Money erodes trust
I met Merkley (well, shook his hand, anyway) at Netroots Nation, and it’s another Netroots Nation event that comes to mind when I read this story: Lawrence Lessig’s keynote address.
Live Streaming by Ustream.TV
In discussing the presentation, Darcy made the prediction that the actual initiative would suffer by comparison to the announcement. Trying to simply navigate the site, let alone figure out which candidates agreed to what, lends support to his theory.
Let’s hope it picks up. I’ve been reading political theory lately, not that you’d know it from my blog posts, and it strikes me that James Madison’s Federalist #10 implies a fine argument against money in politics. I doubt he meant it so – he was too busy arguing against paper money’s existence to worry about its direct effect on politics – but his argument that a republic has an advantage, and a large republic a larger one, in the restraint of special interests is short-circuited by the ability of money to tip the scales.
A landed interest, a manufacturing interest, a mercantile interest, a moneyed interest, with many lesser interests, grow up of necessity in civilized nations, and divide them into different classes, actuated by different sentiments and views. The regulation of these various and interfering interests forms the principal task of modern legislation, and involves the spirit of party and faction in the necessary and ordinary operations of the government…
Men of factious tempers, of local prejudices, or of sinister designs, may, by intrigue, by corruption, or by other means, first obtain the suffrages, and then betray the interests, of the people. The question resulting is, whether small or extensive republics are more favorable to the election of proper guardians of the public weal; and it is clearly decided in favor of the latter by two obvious considerations:
In the first place, it is to be remarked that, however small the republic may be, the representatives must be raised to a certain number, in order to guard against the cabals of a few; and that, however large it may be, they must be limited to a certain number, in order to guard against the confusion of a multitude. Hence, the number of representatives in the two cases not being in proportion to that of the two constituents, and being proportionally greater in the small republic, it follows that, if the proportion of fit characters be not less in the large than in the small republic, the former will present a greater option, and consequently a greater probability of a fit choice.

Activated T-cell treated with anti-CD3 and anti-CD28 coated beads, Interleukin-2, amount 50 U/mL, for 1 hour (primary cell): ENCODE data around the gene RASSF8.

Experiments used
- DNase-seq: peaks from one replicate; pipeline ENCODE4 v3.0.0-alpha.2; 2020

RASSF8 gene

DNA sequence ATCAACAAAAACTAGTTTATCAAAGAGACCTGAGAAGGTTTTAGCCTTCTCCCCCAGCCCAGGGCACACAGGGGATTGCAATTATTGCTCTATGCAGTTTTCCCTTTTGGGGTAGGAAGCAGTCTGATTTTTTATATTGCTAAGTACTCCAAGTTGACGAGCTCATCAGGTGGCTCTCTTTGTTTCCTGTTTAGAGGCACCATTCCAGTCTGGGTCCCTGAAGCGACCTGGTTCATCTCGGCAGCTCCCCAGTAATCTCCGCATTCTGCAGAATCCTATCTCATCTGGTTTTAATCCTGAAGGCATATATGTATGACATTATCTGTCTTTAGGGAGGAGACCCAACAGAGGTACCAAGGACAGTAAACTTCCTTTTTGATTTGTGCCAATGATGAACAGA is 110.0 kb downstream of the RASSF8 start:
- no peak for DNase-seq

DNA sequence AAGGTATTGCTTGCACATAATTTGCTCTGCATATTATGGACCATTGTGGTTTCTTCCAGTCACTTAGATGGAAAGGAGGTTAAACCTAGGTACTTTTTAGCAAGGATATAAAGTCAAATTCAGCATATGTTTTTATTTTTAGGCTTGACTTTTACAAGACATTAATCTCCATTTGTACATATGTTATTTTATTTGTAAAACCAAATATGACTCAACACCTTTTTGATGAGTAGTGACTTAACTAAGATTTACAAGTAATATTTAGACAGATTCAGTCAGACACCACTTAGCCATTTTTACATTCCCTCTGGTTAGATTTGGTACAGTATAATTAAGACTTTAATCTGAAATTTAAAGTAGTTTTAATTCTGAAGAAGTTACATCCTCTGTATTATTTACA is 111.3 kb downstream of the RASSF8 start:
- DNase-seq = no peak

In the next place, as each representative will be chosen by a greater number of citizens in the large than in the small republic, it will be more difficult for unworthy candidates to practice with success the vicious arts by which elections are too often carried; and the suffrages of the people being more free, will be more likely to centre in men who possess the most attractive merit and the most diffusive and established characters.
Barred by republican theory from undue influence over the government, the moneyed interests decided to simply sponsor the government instead. The very basis of Madison’s argument, and indeed of the constitutional republic he thought he was forming, was that, given a choice, the people would trend towards those public servants who serve the public interests. Not all elections would be successful in this goal – but enough of them. So it’s sad to reflect that none of the elections in this country – with rare exceptions – even offer the people a choice.
And as this 2008 Democratic supporter closes an argument which sounds suspiciously like Ralph Nader’s in 2000, I’ll just say that Lessig’s idea for public financing is far more important than third parties: As long as the best-funded candidates continue to win elections, third parties will remain an irrelevancy. As soon as money (especially corporate money) is taken out of the equation, the need for third parties will be far less pressing. Either way, taking care of the money issue is paramount.